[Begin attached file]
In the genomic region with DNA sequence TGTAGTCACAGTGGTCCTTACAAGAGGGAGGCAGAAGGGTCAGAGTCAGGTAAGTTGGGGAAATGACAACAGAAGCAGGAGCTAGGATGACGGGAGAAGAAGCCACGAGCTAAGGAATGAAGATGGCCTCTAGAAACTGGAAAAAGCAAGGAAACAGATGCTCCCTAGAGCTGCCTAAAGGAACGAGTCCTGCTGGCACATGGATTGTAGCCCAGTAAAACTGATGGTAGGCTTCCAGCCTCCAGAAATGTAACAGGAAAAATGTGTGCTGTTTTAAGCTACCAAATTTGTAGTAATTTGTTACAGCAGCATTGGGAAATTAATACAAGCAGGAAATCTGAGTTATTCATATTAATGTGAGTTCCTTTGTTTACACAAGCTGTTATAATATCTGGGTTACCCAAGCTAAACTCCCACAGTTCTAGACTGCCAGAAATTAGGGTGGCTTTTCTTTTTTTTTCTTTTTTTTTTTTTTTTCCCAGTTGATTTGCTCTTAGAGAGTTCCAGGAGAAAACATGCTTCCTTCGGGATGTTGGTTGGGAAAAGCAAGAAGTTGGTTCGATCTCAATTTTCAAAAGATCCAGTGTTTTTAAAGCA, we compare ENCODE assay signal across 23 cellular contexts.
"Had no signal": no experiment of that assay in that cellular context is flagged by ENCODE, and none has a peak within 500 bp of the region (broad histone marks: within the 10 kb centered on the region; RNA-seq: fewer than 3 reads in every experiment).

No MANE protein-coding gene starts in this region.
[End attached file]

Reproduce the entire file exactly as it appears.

In the genomic region with DNA sequence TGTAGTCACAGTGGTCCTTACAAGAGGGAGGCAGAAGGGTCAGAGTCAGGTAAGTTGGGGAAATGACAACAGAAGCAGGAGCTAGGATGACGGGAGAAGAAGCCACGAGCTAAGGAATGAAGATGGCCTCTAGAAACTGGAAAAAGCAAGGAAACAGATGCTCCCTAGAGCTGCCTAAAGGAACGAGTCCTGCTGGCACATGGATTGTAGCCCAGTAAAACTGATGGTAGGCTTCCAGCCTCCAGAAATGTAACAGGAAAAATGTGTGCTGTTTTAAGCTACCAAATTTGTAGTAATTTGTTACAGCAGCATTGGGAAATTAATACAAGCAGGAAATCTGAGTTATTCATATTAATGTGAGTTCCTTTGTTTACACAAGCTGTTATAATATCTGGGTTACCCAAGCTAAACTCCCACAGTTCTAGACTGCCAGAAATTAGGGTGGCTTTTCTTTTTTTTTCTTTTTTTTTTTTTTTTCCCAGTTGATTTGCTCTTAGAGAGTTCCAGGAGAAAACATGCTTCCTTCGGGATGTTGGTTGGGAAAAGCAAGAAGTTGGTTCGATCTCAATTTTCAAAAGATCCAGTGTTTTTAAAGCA, we compare ENCODE assay signal across 23 cellular contexts.
"Had no signal": no experiment of that assay in that cellular context is flagged by ENCODE, and none has a peak within 500 bp of the region (broad histone marks: within the 10 kb centered on the region; RNA-seq: fewer than 3 reads in every experiment).

No MANE protein-coding gene starts in this region.